The worst of it is not that the young don’t realize what we are, it’s that we ourselves don’t appreciate it. No one holds us in greater contempt than we do. We not only don’t celebrate our enhanced sensitivity, we accept its medicalization all too readily. Indeed, we do fall into genuine depression. How could we not? But is depression not appropriate to someone no one values, a mere burden to family and society in general? And do we not, in fact, turn into husks, old fools, even demented old fools as a result? How could we do otherwise, apart from the sturdy minority who maintain some sense of self-worth?

It’s not easy to resist an environment that reinforces such negative attitudes. Ask any member of a so-called minority group. Yet, we elderly are the goal humankind has striven so long to reach: an old age with bodies and minds still in working order, ready to impart not just wisdom but what it means to feel life at its deepest level. Reaching this point used to be the privilege of a select few. Now threescore and ten is commonplace. Why should we not share the blessings of this maturity with everyone else? Would it not be irresponsible to do otherwise?

“Question Mark”

My new story at Eclectica…

QUESTION MARK

(c) Thomas J. Hubschman

My father died with a big question mark over his head like the one in the bubble over a cartoon character who can’t make up his mind. No one saw it but me. I had been sitting for two days at his bedside watching him slip from semi-consciousness into coma. I had brought The Brothers Karamazov with me to the hospital, which I had started rereading after many years when my sister called to tell me pop had had a second stroke and wasn’t expected to last long.

It seemed odd, spending those hours by his bedside in the company of both the comatose man who had begot me and with Papa Karamazov. One, my father, was about as curious and tentative a human being as I’ve ever known. The other was a self-absorbed narcissist who cared about nothing but his own pleasure. And yet, because they were both fathers, they shared something universal on that account: an unhealthy influence on their sons’ amour propre. I found the two men getting confused in my mind—lecherous, single-minded Karamazov and my own one-woman, ever-questioning parent—as the hours dragged on and I got little sleep except for cat naps on a cushioned chair a nurse kindly provided….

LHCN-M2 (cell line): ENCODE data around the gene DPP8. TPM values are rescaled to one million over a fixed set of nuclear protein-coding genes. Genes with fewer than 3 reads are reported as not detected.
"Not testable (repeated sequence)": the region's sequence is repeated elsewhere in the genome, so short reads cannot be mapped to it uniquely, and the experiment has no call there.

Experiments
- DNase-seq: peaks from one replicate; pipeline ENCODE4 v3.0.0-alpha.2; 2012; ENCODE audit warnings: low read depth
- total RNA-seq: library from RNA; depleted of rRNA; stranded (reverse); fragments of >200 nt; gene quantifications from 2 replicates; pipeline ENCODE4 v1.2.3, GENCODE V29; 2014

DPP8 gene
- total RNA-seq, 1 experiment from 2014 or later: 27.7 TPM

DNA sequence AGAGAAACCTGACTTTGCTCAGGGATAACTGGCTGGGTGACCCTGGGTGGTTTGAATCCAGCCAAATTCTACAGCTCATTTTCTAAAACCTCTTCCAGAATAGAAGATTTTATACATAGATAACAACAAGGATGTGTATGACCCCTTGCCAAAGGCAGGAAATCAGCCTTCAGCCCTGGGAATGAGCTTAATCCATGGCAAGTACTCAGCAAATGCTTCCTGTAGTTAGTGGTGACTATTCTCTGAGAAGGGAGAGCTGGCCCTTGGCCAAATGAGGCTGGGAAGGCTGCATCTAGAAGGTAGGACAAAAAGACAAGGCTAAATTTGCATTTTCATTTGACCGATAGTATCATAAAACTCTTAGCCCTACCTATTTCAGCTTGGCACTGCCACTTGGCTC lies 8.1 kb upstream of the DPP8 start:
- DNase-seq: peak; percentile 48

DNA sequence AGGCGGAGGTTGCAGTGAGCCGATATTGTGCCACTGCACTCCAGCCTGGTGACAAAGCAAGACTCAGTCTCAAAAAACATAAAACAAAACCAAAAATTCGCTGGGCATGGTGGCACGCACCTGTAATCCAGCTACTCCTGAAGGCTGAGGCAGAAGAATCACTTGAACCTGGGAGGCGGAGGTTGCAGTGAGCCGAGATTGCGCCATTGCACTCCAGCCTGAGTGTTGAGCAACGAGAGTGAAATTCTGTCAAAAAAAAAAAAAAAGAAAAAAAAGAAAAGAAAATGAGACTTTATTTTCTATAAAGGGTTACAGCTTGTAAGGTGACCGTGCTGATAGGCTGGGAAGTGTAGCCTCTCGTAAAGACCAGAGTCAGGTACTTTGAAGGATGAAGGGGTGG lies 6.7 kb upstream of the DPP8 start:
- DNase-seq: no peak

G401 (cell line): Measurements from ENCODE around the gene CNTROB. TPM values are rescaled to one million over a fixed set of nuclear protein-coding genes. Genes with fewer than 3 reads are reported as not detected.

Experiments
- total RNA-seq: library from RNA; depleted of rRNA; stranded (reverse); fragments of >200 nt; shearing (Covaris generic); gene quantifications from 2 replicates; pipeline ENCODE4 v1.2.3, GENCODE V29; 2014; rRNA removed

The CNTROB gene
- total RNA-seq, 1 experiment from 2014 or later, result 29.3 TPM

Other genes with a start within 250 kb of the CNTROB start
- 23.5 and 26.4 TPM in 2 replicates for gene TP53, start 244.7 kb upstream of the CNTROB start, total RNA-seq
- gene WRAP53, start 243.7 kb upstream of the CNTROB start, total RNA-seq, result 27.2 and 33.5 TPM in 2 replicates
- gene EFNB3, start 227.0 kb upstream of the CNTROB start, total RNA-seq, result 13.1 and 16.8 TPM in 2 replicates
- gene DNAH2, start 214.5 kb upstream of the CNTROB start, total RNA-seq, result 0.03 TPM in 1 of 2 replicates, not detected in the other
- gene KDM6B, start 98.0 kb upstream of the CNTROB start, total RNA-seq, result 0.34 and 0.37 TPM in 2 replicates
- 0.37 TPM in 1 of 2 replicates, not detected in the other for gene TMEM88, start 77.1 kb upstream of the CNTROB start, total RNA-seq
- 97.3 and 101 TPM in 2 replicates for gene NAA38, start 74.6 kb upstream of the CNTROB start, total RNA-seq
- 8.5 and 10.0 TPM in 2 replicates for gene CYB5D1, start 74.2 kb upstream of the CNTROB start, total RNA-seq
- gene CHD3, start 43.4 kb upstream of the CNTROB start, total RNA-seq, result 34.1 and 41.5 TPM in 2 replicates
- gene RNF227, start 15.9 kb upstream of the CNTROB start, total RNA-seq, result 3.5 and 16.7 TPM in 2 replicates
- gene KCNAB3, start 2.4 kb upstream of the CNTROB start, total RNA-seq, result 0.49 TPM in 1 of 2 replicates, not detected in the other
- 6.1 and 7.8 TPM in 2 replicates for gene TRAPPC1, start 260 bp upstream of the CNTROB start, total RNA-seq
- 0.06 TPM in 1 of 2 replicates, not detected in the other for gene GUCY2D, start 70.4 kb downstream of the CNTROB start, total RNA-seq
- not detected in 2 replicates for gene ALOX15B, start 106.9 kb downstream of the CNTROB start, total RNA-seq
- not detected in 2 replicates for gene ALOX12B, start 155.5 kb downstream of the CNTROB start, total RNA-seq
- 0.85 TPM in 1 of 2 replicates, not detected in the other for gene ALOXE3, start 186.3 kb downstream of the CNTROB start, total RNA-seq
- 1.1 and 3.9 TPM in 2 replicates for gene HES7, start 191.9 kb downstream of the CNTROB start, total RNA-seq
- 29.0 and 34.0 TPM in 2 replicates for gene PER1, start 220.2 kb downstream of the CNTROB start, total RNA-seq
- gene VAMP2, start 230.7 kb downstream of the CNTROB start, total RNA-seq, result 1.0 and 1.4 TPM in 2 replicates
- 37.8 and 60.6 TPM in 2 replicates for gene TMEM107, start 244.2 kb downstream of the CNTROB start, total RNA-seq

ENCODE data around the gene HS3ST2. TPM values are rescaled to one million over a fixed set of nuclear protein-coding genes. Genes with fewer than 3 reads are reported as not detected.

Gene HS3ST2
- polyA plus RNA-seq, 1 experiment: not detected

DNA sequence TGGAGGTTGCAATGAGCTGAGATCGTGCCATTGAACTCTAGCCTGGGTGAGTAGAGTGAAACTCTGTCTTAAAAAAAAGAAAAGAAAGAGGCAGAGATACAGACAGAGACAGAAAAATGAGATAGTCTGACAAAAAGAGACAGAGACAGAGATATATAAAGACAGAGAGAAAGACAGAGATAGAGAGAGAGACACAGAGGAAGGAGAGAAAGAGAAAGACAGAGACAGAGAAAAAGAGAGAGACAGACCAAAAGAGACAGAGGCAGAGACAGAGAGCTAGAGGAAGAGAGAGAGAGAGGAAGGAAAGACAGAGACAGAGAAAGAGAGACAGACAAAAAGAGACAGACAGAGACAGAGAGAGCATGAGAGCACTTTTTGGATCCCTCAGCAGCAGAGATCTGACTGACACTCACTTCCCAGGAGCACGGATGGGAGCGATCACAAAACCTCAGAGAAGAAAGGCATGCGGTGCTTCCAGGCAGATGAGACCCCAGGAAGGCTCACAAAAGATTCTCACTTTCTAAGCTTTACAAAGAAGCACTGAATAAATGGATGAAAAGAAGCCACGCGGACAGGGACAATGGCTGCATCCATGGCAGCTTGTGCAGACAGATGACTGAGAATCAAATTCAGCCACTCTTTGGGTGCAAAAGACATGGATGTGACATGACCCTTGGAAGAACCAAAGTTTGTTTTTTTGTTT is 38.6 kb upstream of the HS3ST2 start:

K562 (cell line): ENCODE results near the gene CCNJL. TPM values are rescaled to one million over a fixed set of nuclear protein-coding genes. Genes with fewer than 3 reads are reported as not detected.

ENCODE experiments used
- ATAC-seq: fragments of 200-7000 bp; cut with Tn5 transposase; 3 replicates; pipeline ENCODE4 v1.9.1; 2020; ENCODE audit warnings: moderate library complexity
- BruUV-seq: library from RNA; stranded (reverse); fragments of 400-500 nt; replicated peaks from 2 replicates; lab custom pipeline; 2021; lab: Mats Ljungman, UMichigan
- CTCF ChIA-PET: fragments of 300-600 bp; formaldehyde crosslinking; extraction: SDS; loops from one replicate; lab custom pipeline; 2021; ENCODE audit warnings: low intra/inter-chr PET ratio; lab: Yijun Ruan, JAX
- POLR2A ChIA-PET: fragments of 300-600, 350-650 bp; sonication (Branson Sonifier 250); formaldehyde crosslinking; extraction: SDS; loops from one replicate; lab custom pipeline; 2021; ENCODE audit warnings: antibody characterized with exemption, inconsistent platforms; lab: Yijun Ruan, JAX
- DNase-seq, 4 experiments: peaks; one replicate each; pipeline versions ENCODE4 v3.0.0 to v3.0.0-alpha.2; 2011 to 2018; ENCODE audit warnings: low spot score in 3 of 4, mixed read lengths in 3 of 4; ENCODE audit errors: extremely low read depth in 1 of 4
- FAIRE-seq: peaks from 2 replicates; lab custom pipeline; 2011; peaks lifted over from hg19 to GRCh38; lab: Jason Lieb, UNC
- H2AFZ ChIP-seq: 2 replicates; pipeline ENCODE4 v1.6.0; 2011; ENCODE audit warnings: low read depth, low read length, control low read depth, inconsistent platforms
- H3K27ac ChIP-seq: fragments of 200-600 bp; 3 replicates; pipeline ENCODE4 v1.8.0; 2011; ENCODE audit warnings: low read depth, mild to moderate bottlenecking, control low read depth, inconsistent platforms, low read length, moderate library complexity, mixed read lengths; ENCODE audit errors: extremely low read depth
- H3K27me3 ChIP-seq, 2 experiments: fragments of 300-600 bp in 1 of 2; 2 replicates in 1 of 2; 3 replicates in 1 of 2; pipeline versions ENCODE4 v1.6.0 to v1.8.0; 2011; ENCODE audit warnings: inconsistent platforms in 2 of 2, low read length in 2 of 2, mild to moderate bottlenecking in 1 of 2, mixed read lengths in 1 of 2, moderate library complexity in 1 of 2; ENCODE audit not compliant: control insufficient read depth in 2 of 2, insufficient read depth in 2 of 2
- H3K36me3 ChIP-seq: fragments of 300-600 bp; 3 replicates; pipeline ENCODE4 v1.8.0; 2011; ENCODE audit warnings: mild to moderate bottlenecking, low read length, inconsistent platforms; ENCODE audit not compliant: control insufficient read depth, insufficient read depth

Read on…

Who’s Afraid of Big Bad AI?

 

Silver didrachma from Crete depicting Talos, an ancient mythical automaton with artificial intelligence.

“We think, we have consciousness, with our hands and feet, guts and muscles, just as trees “think” with their roots and leaves. To be sure, there is a way to make a machine that is identical to all the functions we have as human beings. The polite term for it is sexual intercourse.”

My latest at Eclectica: http://www.eclectica.org/v24n2/hubschman_salon.html

 

A New Year’s Wish

In the house I grew up in, the Great Famine was a living memory. The starvation of a million Irish a century before I was born was the Holocaust I lived with, not the one that had recently occurred in Europe. Europe was far away, Ireland was right there in my mother’s kitchen. In those early years after a war that had engulfed the entire world, cost half a million American lives and ended with the destruction of two Japanese cities by atomic bombs, the Nazi concentration camps were only starting to enter public consciousness, never mind my six-year-old’s. At the same time, a civil rights movement for African Americans was beginning to gain traction. But Jewish refugees were told by fellow Jews to forget what had happened to them or their relatives in the old country and to get on with their lives. And African Americans were warned by their leaders and sympathetic Whites not to go “too fast” in their quest for equality….

To read the rest:

http://www.eclectica.org/v24n1/hubschman_salon.html

Why Fiction?

My latest at Eclectica…

In his essay on Gogol, V. S. Pritchett wrote about “the carelessness, the lethargy, the enormous bad taste of genius, its liability to accident, it’s slovenly and majestic conceit that anything will do. Don Quixote falls in half, the Chartreuse and Le Rouge et le Noir go shockingly to pieces, Tolstoy stuffs a history book into War and Peace, Fielding and Dickens pad and Dostoevsky wanders into ideological journalism…” Pritchett contrasted these faults in the great novelists of the 19th century with the modern novel which, he says, “has reached such a pitch of competence and shapeliness that we are shocked at the disorderliness of the masterpieces.” But in contrast to the unfinished patchiness of their antecedents, “In the modern novel we are looking at a neatly barbered suburban garden,” while in the greats, “We feel the force of a great power which is never entirely spent, but which cannot be bothered to fulfill itself.”